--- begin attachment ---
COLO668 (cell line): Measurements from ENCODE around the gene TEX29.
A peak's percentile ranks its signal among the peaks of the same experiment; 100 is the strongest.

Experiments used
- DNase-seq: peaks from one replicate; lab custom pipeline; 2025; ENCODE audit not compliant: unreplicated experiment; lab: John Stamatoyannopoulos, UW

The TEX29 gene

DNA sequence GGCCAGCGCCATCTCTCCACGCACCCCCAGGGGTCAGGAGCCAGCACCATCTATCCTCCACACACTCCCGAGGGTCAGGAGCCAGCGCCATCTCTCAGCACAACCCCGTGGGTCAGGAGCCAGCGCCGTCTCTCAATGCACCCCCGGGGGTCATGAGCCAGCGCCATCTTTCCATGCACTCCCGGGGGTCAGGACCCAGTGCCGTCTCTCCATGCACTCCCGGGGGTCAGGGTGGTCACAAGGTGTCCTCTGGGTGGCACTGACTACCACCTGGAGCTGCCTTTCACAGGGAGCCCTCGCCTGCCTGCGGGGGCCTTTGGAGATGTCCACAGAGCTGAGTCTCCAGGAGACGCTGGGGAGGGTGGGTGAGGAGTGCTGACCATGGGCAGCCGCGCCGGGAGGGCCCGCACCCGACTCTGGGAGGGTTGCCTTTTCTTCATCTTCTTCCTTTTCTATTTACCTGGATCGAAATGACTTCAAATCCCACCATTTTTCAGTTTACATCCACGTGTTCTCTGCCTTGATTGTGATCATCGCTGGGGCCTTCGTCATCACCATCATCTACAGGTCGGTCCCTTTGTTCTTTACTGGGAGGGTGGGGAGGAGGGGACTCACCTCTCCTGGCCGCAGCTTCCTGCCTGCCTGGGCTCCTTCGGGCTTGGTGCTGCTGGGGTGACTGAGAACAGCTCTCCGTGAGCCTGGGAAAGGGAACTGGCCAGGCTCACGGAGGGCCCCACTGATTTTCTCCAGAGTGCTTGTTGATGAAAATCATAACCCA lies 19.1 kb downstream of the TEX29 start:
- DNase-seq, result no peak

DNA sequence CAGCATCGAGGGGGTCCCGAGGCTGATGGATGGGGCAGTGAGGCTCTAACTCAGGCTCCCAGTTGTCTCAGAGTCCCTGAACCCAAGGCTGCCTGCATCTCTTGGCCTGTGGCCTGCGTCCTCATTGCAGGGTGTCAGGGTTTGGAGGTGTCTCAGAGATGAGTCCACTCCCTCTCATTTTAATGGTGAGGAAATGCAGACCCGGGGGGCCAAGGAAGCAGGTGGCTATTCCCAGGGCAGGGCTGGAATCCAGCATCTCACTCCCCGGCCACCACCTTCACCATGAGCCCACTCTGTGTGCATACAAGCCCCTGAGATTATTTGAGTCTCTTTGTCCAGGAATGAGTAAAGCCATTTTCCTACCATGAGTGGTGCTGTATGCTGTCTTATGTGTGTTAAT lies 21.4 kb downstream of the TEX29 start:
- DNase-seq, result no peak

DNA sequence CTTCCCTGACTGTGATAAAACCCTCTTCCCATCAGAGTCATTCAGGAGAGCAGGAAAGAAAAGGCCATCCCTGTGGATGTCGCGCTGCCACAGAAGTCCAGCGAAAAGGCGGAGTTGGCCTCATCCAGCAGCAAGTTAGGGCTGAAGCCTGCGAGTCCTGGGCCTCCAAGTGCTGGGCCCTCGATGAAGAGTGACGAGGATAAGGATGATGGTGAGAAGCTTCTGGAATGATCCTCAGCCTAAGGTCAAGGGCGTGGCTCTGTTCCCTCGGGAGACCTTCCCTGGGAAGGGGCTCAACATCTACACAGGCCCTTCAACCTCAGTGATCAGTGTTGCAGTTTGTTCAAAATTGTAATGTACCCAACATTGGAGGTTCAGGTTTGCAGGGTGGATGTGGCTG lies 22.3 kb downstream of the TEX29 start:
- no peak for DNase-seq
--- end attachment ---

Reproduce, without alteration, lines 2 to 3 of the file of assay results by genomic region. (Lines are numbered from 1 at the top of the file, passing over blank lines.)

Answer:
A peak's percentile ranks its signal among the peaks of the same experiment; 100 is the strongest.

Experiments used